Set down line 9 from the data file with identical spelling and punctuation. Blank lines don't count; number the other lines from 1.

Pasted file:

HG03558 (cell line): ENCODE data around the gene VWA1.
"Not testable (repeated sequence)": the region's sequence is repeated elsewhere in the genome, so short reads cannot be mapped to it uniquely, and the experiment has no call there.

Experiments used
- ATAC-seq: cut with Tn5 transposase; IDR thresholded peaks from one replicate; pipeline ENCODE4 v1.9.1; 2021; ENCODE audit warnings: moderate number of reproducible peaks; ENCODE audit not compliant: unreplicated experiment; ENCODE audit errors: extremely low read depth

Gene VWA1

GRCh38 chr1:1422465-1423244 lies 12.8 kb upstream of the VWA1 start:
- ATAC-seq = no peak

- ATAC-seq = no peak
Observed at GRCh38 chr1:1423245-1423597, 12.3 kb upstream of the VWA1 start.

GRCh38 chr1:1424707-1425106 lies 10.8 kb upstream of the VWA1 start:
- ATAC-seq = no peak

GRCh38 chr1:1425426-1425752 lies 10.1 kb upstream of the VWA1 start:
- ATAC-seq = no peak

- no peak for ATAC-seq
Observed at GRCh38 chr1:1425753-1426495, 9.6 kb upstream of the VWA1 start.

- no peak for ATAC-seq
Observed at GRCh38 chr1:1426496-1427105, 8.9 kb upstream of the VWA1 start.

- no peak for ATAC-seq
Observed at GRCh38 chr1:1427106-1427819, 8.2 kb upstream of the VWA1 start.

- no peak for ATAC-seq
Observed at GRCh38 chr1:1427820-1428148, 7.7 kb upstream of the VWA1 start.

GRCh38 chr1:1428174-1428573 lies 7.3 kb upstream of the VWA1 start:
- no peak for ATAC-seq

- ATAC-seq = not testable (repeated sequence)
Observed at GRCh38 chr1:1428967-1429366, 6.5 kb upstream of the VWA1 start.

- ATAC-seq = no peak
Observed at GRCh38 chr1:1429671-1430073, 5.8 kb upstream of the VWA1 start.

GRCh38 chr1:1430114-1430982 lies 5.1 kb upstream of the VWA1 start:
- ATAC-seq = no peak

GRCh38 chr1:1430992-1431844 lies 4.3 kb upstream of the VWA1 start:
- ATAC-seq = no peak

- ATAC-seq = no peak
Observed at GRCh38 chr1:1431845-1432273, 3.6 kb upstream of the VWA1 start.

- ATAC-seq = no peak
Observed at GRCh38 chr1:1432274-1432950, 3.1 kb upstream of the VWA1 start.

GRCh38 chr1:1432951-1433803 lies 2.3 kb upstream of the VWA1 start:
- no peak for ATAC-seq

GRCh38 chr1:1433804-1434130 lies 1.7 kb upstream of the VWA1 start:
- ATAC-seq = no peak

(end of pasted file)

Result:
Observed at GRCh38 chr1:1423245-1423597, 12.3 kb upstream of the VWA1 start.